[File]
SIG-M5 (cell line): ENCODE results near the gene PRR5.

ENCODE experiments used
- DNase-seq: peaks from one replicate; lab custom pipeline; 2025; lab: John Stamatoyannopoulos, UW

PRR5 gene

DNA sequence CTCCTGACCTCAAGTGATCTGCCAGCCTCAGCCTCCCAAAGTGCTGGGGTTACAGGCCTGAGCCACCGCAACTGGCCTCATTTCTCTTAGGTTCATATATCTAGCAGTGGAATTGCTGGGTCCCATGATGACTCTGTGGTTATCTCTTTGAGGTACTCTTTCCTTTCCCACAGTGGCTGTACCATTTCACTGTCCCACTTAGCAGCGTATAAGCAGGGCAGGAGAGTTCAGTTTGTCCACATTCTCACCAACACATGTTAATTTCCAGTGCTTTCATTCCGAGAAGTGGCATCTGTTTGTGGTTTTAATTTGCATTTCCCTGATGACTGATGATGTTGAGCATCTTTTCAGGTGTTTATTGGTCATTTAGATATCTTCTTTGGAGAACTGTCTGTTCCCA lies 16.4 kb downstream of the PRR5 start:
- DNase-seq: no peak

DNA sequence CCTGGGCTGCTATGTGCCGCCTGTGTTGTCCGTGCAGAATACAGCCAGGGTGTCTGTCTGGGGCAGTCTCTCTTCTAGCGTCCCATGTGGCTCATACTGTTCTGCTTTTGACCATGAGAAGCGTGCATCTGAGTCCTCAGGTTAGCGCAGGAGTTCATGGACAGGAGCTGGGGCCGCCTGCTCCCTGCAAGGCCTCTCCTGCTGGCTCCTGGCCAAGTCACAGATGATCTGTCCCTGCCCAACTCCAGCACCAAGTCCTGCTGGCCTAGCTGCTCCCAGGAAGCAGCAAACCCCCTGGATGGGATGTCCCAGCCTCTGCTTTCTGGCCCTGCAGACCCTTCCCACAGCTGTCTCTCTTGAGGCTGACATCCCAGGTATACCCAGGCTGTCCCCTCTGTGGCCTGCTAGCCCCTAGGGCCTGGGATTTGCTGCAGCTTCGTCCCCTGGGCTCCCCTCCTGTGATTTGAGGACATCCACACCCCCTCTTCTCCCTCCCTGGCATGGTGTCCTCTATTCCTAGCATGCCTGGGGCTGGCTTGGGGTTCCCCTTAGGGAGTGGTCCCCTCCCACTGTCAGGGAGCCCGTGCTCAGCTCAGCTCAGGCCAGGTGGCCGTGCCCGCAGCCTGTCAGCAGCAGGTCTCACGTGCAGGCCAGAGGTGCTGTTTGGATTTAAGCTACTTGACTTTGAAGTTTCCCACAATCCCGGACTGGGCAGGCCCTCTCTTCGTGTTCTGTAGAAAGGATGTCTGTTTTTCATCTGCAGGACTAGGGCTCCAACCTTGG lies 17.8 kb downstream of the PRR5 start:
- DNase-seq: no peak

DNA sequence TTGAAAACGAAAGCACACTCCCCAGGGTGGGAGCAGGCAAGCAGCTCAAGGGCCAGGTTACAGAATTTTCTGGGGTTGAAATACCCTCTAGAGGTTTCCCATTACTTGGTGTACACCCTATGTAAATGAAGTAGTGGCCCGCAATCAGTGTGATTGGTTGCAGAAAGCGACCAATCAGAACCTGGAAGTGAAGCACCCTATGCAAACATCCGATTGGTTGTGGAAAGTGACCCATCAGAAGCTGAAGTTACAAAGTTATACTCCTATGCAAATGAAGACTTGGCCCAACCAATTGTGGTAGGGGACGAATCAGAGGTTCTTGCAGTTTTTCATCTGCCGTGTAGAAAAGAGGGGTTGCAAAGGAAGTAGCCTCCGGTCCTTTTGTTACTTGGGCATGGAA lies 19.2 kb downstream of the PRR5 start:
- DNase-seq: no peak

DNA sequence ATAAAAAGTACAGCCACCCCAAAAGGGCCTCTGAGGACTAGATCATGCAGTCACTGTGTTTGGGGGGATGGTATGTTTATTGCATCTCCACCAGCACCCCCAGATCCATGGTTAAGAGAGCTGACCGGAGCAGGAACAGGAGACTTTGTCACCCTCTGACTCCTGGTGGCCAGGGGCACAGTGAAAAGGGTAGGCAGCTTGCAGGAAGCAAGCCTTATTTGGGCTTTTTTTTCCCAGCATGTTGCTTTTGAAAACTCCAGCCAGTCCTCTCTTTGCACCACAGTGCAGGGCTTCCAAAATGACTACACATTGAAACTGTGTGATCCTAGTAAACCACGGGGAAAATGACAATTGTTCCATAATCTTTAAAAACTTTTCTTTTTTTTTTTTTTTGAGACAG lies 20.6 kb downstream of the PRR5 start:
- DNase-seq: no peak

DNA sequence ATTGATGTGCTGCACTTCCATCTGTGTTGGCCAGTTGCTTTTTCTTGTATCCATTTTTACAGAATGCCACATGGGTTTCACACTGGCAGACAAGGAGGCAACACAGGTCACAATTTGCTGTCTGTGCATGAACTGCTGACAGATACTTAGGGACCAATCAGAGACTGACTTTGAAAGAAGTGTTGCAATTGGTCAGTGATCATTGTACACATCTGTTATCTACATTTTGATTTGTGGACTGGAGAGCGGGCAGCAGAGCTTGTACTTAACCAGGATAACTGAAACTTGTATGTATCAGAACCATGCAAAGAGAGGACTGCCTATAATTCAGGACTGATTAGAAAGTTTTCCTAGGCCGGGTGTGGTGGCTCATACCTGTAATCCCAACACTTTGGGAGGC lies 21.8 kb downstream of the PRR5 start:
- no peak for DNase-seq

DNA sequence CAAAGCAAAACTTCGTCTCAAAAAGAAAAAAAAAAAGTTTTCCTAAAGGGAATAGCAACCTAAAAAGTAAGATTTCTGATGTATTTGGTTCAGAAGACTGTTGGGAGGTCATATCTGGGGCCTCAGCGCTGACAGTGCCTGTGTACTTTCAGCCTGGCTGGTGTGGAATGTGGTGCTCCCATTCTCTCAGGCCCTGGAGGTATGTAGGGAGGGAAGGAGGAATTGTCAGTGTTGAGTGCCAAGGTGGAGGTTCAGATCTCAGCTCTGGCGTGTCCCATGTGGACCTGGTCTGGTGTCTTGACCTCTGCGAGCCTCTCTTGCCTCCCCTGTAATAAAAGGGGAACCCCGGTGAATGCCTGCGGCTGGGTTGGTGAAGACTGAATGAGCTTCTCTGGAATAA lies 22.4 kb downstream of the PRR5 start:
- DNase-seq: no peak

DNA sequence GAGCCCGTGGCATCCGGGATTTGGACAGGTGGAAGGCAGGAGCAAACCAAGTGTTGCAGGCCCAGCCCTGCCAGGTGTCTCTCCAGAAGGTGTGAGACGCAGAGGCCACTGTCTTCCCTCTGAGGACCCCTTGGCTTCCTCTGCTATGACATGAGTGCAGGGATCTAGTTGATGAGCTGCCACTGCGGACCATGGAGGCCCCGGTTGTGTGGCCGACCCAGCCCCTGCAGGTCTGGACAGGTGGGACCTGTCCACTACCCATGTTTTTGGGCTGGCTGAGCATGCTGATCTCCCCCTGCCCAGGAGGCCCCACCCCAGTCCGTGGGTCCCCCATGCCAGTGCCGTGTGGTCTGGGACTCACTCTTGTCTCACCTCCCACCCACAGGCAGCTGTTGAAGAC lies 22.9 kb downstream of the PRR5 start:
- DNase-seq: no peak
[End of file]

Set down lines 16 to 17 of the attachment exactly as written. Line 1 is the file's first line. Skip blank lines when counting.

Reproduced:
- DNase-seq: no peak

DNA sequence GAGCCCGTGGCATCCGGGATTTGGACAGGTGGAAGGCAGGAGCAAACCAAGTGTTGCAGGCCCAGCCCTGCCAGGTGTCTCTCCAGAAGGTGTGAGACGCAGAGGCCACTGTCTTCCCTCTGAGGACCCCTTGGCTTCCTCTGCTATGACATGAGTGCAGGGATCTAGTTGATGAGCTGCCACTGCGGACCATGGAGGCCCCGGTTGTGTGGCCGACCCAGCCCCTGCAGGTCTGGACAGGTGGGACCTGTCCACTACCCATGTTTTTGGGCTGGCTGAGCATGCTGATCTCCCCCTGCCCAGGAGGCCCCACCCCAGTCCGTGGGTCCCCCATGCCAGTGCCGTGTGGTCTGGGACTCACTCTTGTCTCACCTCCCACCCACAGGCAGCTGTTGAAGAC lies 22.9 kb downstream of the PRR5 start: